We couldn’t help but be a little sad when Land Rover announced that production of their much-loved Defender would end in January of 2016. Little did we know at the time, however, that it was more of a hiatus than a retirement and now, just over three years on, the reinvented Land Rover Defender has been officially unveiled.
The new Land Rover Defender – which shares undeniable DNA with the original – has been designed to hit an even broader audience and has been gifted a far greater breadth of capabilities. That means that, alongside the initial five-door Defender 110, future versions will be fit for everything from military and humanitarian duty to farm work and more lifestyle-orientated tasks.
It’s worth noting that the new Land Rover is entirely that: new. What you see here is the product of 62,000 tests, 1.2million kilometres of driving in every terrain imaginable and a development programme than spans much longer than the three years that the Defender has been gone. Within their press release, Land Rover mentioned that the new Defender was so successful at its tests that it even managed to break a seat durability testing device.
Based on Land Rover’s new D7x platform, Defender now boasts the stiffest body structure ever produced by the company. Thanks to the new platform, Defender continues its legacy of off-road ability by offering 291mm of ground clearance, a 38 degree approach angle and 40 degree departure angle, a maximum towing capability of 3500kg and a maximum wading depth of 900mm.
Speaking of off-road ability, the new Land Rover Defender has some rather massive boots to fill. As such, it features all the stuff you’d expect – diff-lock control, slip angle control, low and high gear ratios, etc – but then adds a layer of new technology that takes the Defender to the next level. In fact, the new Defender is so clever that Drivetribe have even referred to it as an ‘offroad supercomputer’.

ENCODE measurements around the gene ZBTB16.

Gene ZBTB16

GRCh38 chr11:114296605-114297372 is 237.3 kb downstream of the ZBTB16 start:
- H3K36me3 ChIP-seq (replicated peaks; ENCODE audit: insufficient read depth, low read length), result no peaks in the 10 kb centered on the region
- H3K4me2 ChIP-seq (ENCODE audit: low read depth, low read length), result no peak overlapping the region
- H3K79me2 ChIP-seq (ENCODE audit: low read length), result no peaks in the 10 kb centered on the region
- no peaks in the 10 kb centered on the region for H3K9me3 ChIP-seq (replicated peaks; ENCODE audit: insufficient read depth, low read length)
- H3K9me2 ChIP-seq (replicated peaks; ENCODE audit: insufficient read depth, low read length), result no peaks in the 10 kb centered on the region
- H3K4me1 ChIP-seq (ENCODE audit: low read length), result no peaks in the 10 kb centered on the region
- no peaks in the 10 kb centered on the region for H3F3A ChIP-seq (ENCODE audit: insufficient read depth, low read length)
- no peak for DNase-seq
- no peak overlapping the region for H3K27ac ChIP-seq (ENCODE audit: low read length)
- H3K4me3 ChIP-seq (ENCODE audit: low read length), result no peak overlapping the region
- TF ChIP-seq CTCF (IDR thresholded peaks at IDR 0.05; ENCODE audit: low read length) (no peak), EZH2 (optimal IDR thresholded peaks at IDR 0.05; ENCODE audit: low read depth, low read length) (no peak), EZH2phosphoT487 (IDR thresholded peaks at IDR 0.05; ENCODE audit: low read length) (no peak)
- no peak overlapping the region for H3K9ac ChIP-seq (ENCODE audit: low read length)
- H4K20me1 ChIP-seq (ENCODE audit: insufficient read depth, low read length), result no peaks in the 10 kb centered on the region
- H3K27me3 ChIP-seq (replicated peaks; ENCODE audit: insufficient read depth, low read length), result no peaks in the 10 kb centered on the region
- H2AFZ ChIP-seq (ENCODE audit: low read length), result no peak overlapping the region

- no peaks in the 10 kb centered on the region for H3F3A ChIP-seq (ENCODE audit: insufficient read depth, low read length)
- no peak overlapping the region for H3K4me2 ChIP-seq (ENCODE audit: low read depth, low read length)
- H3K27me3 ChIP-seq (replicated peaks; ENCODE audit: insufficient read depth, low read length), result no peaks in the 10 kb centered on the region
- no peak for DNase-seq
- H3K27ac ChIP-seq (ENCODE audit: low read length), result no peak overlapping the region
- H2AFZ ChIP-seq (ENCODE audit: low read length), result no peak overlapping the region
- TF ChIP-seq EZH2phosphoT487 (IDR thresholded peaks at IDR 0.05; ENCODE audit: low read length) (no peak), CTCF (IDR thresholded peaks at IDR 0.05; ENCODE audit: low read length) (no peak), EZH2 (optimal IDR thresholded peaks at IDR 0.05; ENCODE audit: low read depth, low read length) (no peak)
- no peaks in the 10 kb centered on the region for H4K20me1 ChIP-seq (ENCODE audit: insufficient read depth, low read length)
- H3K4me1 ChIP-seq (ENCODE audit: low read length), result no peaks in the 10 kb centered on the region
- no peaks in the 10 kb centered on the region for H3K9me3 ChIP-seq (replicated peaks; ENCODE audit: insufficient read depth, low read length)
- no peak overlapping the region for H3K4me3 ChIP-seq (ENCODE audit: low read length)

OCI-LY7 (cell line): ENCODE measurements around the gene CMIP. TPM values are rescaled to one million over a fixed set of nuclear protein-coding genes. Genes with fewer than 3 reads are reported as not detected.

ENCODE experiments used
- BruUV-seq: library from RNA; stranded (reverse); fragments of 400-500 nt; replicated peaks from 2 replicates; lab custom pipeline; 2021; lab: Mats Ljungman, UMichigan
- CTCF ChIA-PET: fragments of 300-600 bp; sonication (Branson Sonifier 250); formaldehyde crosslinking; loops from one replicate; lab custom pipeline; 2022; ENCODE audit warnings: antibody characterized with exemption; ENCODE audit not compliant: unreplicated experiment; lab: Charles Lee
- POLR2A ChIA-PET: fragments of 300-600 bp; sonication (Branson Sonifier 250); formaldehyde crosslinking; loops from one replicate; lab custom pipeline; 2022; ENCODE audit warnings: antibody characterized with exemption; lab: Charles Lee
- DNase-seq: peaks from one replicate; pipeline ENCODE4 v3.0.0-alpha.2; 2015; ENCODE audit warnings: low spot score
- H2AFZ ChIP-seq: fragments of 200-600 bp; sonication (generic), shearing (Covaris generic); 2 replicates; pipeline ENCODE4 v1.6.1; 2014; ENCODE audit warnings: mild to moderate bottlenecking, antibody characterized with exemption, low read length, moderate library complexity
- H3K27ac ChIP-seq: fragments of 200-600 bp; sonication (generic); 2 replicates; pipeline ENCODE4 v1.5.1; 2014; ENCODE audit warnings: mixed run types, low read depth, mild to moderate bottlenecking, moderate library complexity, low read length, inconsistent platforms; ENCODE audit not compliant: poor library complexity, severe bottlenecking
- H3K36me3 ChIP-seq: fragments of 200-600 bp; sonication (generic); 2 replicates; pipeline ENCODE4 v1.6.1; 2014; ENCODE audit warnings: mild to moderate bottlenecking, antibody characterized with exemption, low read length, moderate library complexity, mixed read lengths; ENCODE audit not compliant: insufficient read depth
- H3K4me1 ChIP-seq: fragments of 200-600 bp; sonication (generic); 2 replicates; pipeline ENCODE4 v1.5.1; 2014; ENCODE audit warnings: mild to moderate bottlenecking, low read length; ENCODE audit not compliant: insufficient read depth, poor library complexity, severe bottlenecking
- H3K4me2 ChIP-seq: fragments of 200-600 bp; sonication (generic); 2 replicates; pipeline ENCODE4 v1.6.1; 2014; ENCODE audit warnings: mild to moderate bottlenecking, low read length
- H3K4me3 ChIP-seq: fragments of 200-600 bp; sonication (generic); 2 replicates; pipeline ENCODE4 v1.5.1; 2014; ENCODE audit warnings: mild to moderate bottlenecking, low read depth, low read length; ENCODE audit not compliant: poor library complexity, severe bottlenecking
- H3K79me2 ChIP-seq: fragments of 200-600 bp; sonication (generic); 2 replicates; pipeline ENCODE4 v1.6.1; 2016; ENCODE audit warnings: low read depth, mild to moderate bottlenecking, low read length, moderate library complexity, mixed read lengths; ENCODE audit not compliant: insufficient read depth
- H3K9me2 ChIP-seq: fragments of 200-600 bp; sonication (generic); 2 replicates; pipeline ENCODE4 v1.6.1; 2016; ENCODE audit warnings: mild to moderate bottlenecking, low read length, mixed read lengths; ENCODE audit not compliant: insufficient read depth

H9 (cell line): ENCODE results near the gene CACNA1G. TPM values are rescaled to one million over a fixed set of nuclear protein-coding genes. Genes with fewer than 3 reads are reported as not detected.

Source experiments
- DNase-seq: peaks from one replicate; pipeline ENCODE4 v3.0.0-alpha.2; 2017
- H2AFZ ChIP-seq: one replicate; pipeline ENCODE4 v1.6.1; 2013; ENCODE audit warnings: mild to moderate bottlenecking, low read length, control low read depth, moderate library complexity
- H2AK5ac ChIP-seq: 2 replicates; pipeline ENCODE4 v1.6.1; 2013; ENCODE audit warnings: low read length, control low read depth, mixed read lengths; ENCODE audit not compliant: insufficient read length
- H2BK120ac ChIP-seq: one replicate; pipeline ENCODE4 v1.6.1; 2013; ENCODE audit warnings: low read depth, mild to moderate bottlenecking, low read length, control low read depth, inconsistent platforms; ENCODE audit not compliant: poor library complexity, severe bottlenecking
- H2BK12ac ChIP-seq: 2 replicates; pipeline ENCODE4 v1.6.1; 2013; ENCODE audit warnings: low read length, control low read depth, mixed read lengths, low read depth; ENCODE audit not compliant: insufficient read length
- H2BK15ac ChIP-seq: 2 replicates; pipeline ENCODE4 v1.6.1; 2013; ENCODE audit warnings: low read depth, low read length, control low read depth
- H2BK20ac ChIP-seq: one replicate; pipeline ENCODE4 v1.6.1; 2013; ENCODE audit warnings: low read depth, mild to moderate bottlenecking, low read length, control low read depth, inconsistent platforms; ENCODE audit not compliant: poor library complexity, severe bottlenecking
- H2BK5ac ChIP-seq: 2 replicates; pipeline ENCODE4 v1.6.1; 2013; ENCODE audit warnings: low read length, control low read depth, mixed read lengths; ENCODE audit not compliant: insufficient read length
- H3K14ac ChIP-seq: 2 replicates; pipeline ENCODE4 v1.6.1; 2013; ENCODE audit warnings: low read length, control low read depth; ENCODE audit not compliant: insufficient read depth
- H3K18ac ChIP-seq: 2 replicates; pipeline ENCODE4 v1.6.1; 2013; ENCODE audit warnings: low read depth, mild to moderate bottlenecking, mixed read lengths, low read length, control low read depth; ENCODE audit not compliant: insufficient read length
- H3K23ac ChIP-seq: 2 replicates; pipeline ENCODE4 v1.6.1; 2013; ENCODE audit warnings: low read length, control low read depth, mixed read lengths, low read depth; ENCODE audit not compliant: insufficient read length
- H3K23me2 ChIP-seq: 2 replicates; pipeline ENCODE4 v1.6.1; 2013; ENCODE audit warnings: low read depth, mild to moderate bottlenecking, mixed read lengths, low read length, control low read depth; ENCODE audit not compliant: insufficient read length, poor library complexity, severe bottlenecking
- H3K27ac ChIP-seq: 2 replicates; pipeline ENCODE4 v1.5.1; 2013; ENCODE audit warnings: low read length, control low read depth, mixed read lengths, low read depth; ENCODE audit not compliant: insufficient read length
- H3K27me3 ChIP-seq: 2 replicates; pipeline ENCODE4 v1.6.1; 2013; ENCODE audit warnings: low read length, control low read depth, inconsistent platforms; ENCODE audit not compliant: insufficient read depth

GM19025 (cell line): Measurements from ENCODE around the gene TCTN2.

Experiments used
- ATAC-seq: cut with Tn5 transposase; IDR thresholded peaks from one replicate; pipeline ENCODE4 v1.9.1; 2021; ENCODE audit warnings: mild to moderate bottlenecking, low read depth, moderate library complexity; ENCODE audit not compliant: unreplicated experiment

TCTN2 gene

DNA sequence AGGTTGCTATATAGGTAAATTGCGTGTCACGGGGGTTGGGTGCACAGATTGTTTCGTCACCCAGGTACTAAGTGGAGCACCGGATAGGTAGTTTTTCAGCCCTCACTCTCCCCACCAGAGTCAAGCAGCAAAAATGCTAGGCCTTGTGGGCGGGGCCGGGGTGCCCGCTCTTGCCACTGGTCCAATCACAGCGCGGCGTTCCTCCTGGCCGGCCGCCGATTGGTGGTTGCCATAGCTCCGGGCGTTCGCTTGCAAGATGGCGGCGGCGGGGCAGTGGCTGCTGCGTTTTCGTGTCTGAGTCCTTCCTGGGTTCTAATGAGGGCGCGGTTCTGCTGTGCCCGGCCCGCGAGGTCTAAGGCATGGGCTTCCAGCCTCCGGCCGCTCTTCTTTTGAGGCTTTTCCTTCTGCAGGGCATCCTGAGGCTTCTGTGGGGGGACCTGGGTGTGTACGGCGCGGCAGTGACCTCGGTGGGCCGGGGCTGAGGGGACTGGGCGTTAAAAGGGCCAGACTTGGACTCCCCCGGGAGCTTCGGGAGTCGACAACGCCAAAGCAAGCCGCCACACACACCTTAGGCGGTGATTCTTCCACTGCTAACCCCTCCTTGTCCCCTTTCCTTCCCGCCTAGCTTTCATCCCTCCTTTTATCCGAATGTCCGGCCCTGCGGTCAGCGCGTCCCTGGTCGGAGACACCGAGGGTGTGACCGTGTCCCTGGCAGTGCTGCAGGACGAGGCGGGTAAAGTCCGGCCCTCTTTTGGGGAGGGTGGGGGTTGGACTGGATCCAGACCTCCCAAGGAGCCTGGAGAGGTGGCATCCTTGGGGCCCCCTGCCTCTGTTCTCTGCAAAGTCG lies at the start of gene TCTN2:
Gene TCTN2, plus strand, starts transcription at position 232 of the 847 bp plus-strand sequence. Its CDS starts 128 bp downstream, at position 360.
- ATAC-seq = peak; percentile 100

For starters, there’s clever new variable-height self-levelling air suspension that automatically raises when off-road or wading and then drops when you’re driving on roads or at higher speeds (or when arriving somewhere fancy thanks to a new ‘elegant arrival’ mode).
As well as the clever suspension, there’s also a host of smart little tricks like dragging the brakes for a second after wading, to ensure that the brake discs are dry; there are too many of these to mention.
As well as the new hardware, the Defender is the first car from Land Rover’s range to feature their latest infotainment system – Pivi Pro. Displayed on a central screen in the cabin, the new system features all of the normal infotainment titbits, as well as tech such as Land Rover’s ClearSight Ground View – a system that uses camera feeds to show the driver areas usually hidden by the bonnet – and ‘Software-Over-The-Air’ (SOTA) software updates that take place wirelessly regardless of location.
In terms of power, the Defender will initially be offered with the choice of petrol, diesel or light hybrid engines, with a plug-in hybrid variant set to join the range next year.
At launch, petrol offerings will be either the four-cylinder P300 or the new P400 V6 (which features the mild hybrid technology) whilst diesel will come in the form of either the D200 or powerful D240 four-cylinder engines. Ensuring efficiency and environmental wellbeing, both diesel variants are capable of delivering 37.2mpg and CO2 emissions of 199g/km.
When it comes to the interior, Land Rover say that they “didn’t want the new Defender to pretend that it’s a high-tec vehicle at its heart … there’s an element of ‘there it is, use it’ about it”. In that particular case, they’re referring to the 10-inch infotainment screen that they deliberately didn’t work into the dashboard.
As with the original, the new Defender features exposed door handles and door bolts, the quintessential side-bolted rear tailgate, a spare wheel on the back and a flat-top dashboard (which, in this case, is cast from magnesium alloy and is a structural part of the car). Moving the gearshifter (unfortunately not manual) to the centre console has also meant that Land Rover could equip an optional central front seat … which is a throwback to the earliest Land Rover Defenders.
From launch, the range of new Defenders on offer will be the Defender, S, SE, HSE, First Edition and X. All of these model types will come with the option of a supplementary accessory pack – Explorer, Adventure, Country and Urban – which has been designed to give the car a different character, for example; Urban is more road car focused whilst Country is more suited for outdoor work.
There’s so much going on with the new Land Rover Defender that we could probably continue this article for at least another 1,000 words and we’ll be sure to bring you more very soon. If, however, you’re interested in the all-new Defender and would like to know more now, contact your local Guy Salmon Land Rover dealership below!
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